Using guanine to re-sensitise MRSA to methicillin: Is purine nucleotide homeostasis the Achilles' heel of MRSA antibiotic resistance?

The threat of antibiotic-resistant bacterial infections to hospital patients and the wider society continues to escalate. The discovery of antibiotics in the 1940's and 1950's represented one of the most important scientific breakthroughs in history. However since then the spread of antibiotic-resistant pathogens has gradually erooded the effectiveness of these miracle drugs. New drug development has not been able to keep pace with the emergence of so-called superbugs and a 2016 UK-government commissioned report has warned that, without intervention, infections caused by antibiotic-resistant pathogens will be responsible for more deaths than cancer in 2050.

A multipronged approach is needed to address this challenge. While new drug discovery is important, the lesson from history is that resistance always emerges to new antibiotics. Therefore, we also need to find new ways to keep our existing antibiotics working well and this is the focus of the current proposal.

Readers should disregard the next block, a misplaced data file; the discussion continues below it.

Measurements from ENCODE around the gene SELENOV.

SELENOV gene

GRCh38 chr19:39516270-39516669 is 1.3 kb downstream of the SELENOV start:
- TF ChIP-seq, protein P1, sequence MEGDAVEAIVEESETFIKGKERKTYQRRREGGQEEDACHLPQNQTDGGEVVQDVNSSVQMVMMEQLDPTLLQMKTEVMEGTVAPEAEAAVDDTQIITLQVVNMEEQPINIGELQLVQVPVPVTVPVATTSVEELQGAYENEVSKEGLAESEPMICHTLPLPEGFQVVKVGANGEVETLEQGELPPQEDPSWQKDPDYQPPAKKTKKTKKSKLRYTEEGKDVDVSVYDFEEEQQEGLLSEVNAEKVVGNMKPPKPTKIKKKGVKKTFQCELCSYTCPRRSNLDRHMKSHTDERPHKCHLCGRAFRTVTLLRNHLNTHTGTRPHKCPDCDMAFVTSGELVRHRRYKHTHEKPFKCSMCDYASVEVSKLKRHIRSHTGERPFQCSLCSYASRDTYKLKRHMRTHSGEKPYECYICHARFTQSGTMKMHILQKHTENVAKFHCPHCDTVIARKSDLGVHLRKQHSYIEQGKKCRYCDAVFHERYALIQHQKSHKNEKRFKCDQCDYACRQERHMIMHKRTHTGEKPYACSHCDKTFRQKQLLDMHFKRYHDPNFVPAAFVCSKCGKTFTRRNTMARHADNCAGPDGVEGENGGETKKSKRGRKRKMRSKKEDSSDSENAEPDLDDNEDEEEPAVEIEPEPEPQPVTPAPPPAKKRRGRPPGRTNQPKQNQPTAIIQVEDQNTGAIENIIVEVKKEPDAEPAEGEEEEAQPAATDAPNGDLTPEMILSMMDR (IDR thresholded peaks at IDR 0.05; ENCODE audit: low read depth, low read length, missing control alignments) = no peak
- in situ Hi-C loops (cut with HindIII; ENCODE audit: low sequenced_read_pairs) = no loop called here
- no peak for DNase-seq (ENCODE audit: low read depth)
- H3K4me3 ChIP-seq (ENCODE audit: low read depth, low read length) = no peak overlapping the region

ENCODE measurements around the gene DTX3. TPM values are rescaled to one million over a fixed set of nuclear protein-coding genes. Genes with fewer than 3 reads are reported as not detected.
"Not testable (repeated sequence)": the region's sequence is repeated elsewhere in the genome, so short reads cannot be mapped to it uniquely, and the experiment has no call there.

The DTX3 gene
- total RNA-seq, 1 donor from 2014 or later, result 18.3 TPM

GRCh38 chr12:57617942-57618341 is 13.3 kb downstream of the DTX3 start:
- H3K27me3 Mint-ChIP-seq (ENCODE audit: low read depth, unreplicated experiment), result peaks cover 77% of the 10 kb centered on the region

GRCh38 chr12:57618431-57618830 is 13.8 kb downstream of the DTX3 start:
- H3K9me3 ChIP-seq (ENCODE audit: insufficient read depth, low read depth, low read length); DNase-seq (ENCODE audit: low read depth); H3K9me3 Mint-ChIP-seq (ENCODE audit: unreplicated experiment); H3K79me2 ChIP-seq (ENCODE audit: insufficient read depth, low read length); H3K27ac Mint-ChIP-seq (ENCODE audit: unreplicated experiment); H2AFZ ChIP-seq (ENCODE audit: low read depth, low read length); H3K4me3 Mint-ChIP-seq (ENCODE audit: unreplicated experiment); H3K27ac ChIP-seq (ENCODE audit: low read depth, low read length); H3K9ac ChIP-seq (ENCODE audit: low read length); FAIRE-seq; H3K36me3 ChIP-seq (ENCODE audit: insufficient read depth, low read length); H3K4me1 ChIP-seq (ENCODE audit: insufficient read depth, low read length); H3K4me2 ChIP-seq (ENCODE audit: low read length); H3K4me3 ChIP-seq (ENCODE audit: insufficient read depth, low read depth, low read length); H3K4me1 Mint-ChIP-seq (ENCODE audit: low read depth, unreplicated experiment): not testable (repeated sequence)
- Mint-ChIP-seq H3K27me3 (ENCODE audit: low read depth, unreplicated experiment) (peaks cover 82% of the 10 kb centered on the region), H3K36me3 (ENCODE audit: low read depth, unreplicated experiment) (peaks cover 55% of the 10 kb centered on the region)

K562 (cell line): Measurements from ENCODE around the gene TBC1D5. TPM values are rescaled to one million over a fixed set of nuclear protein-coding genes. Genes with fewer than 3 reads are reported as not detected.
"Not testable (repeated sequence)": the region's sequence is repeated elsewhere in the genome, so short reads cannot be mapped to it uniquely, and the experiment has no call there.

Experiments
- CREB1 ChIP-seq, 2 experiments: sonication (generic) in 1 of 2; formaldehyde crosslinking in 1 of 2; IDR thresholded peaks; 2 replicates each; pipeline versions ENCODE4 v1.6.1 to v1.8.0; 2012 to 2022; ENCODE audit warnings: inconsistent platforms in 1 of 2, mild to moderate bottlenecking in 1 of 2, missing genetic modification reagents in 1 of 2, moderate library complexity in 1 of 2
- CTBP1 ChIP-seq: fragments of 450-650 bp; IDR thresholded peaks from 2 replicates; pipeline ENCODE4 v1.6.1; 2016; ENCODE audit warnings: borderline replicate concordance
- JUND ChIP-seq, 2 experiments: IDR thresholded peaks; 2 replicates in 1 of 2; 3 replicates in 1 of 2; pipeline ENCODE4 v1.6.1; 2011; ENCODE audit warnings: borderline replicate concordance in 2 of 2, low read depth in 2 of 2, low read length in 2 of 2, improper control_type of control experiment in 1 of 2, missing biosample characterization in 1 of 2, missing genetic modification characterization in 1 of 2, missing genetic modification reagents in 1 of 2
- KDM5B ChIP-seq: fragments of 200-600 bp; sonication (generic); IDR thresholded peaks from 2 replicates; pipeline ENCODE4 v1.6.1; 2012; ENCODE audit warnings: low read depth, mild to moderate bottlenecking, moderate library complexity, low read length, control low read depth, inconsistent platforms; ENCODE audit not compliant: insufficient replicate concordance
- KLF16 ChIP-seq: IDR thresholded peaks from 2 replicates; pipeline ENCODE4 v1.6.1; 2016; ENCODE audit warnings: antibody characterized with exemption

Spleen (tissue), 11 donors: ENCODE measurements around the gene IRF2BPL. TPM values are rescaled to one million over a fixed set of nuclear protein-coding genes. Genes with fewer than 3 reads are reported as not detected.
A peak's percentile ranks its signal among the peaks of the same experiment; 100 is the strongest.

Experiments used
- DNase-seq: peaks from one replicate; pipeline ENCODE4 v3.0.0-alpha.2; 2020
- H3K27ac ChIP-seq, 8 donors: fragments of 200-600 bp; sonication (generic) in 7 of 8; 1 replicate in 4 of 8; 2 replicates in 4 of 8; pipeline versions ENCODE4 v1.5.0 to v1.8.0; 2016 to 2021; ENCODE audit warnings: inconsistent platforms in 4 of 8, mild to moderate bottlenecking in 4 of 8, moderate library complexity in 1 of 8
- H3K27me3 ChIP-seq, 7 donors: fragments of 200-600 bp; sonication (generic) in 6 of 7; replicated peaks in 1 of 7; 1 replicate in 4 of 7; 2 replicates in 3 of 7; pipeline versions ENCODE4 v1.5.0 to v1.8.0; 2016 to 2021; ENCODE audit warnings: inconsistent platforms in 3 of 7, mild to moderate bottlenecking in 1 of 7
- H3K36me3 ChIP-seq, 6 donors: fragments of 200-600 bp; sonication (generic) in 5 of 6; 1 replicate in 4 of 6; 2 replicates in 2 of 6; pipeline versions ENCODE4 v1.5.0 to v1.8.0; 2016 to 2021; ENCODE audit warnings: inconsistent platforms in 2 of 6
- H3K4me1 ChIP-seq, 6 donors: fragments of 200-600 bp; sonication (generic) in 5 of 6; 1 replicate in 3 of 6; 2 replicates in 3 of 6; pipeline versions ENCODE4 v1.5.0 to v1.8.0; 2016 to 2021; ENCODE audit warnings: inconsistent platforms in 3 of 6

Penicillin is a beta-lactam antibiotic that targets the bacterial cell wall, and can be taken orally as tablets or intravenously in hospitals. They remain among the safest and most effective antibiotics available to doctors. However resistance to beta-lactams is also widespread, which can necessitate the use of newer antibiotics like vancomycin and daptomycin that are more expensive, often less effective and have more side effects in patients. Beta-lactam antibiotics are no longer effective against the hospital superbug MRSA. However we have new evidence that exposure of MRSA to purine nucleotides (building blocks for DNA) can re-sensitise MRSA to beta-lactam antibiotics. Drugs related to purine nucelotides are already used in the treatment of cancer and viral infections. Here we will investigate how purines overcome resistance in MRSA and the potential of purine-based drugs to improve the treatment of infections caused by MRSA and other organisms on the World Health Organisation's list of priorty antibiotic-resistant pathogens.

Award Date
27 June 2019
Award Value
Principal Investigator
Professor James O'Gara
Host Institution
National University of Ireland, Galway
Investigator Led Projects